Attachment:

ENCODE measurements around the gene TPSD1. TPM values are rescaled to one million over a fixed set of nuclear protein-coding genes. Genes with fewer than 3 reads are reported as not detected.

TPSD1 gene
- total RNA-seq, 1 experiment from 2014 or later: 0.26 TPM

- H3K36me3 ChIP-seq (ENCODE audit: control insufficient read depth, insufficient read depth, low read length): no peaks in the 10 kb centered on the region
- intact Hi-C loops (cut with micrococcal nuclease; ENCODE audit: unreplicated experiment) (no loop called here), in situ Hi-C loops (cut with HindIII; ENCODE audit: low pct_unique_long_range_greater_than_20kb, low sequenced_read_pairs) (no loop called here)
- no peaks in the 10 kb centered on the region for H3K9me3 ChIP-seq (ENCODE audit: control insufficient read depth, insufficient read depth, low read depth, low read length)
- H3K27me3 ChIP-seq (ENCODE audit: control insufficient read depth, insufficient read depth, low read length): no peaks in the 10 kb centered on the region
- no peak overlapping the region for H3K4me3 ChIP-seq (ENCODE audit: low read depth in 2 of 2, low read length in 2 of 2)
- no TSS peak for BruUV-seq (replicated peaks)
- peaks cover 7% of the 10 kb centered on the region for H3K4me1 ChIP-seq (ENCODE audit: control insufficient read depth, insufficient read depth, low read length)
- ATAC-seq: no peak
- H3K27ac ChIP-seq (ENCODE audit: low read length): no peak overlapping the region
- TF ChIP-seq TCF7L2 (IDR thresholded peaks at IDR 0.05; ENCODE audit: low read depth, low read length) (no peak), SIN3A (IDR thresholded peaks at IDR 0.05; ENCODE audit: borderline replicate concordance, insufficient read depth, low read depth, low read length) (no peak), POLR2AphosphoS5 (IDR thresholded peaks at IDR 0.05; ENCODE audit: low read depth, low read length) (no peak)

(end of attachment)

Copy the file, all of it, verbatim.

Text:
ENCODE measurements around the gene TPSD1. TPM values are rescaled to one million over a fixed set of nuclear protein-coding genes. Genes with fewer than 3 reads are reported as not detected.

TPSD1 gene
- total RNA-seq, 1 experiment from 2014 or later: 0.26 TPM

- H3K36me3 ChIP-seq (ENCODE audit: control insufficient read depth, insufficient read depth, low read length): no peaks in the 10 kb centered on the region
- intact Hi-C loops (cut with micrococcal nuclease; ENCODE audit: unreplicated experiment) (no loop called here), in situ Hi-C loops (cut with HindIII; ENCODE audit: low pct_unique_long_range_greater_than_20kb, low sequenced_read_pairs) (no loop called here)
- no peaks in the 10 kb centered on the region for H3K9me3 ChIP-seq (ENCODE audit: control insufficient read depth, insufficient read depth, low read depth, low read length)
- H3K27me3 ChIP-seq (ENCODE audit: control insufficient read depth, insufficient read depth, low read length): no peaks in the 10 kb centered on the region
- no peak overlapping the region for H3K4me3 ChIP-seq (ENCODE audit: low read depth in 2 of 2, low read length in 2 of 2)
- no TSS peak for BruUV-seq (replicated peaks)
- peaks cover 7% of the 10 kb centered on the region for H3K4me1 ChIP-seq (ENCODE audit: control insufficient read depth, insufficient read depth, low read length)
- ATAC-seq: no peak
- H3K27ac ChIP-seq (ENCODE audit: low read length): no peak overlapping the region
- TF ChIP-seq TCF7L2 (IDR thresholded peaks at IDR 0.05; ENCODE audit: low read depth, low read length) (no peak), SIN3A (IDR thresholded peaks at IDR 0.05; ENCODE audit: borderline replicate concordance, insufficient read depth, low read depth, low read length) (no peak), POLR2AphosphoS5 (IDR thresholded peaks at IDR 0.05; ENCODE audit: low read depth, low read length) (no peak)